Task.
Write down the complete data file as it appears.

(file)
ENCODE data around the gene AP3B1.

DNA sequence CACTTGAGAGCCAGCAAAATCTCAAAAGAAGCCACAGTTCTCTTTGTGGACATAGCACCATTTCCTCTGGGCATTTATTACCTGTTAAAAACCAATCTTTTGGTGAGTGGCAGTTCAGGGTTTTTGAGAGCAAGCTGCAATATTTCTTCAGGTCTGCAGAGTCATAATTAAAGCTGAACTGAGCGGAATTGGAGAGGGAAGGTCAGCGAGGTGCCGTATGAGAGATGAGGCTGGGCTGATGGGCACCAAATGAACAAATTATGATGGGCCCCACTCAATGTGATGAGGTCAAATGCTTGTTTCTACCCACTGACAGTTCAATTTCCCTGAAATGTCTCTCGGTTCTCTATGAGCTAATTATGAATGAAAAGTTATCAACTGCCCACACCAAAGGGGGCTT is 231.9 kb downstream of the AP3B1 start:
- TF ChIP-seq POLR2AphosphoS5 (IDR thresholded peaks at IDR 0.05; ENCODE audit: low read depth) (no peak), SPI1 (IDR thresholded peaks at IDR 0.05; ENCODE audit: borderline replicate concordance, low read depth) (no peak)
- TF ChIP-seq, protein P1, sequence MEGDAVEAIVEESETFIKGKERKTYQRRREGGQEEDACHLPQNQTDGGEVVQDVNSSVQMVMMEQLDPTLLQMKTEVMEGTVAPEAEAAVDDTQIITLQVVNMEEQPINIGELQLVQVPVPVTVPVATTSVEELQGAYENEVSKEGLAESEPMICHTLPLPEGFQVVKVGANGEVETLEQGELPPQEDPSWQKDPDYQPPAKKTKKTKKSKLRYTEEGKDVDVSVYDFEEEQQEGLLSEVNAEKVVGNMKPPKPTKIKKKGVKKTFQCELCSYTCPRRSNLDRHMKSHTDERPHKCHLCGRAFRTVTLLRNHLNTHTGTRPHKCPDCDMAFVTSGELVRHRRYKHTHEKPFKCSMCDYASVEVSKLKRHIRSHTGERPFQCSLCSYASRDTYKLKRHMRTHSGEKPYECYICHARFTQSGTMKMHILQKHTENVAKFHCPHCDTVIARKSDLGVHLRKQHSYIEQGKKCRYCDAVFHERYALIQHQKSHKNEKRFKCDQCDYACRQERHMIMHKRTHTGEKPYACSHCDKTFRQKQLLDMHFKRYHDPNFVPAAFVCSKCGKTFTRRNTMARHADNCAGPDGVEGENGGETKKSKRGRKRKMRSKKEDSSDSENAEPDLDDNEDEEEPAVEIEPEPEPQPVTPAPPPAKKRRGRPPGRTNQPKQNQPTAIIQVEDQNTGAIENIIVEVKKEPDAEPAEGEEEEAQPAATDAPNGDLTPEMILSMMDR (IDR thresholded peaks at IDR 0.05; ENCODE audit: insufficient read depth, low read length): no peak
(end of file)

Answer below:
ENCODE data around the gene AP3B1.

DNA sequence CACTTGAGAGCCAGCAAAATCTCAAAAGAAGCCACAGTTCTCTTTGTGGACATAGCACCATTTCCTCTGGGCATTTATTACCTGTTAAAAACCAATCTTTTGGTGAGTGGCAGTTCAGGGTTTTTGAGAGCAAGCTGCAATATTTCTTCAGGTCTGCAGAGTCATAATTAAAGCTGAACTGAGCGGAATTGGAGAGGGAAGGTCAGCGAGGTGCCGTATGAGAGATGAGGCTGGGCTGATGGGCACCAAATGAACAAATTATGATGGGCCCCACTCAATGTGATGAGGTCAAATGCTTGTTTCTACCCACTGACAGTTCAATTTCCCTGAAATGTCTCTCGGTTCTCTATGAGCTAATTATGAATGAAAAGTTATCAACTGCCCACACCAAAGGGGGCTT is 231.9 kb downstream of the AP3B1 start:
- TF ChIP-seq POLR2AphosphoS5 (IDR thresholded peaks at IDR 0.05; ENCODE audit: low read depth) (no peak), SPI1 (IDR thresholded peaks at IDR 0.05; ENCODE audit: borderline replicate concordance, low read depth) (no peak)
- TF ChIP-seq, protein P1, sequence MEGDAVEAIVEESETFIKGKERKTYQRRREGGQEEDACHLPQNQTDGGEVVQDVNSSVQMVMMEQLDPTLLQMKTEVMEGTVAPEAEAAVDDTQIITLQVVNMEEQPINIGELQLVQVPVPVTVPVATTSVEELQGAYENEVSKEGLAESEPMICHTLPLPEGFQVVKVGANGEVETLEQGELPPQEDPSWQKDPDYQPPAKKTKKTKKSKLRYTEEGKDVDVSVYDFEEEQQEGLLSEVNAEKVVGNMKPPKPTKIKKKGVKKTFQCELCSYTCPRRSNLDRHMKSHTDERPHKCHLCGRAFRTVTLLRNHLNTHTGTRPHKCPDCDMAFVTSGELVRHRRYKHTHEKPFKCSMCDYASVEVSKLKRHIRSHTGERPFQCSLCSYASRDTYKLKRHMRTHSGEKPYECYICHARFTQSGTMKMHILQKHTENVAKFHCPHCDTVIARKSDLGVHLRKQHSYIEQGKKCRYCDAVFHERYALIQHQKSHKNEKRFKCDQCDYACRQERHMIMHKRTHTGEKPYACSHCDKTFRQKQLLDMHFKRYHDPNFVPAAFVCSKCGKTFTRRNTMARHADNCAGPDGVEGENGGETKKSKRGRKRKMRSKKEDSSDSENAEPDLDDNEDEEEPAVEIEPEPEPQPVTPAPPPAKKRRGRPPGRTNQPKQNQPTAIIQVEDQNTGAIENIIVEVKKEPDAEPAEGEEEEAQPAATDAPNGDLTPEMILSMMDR (IDR thresholded peaks at IDR 0.05; ENCODE audit: insufficient read depth, low read length): no peak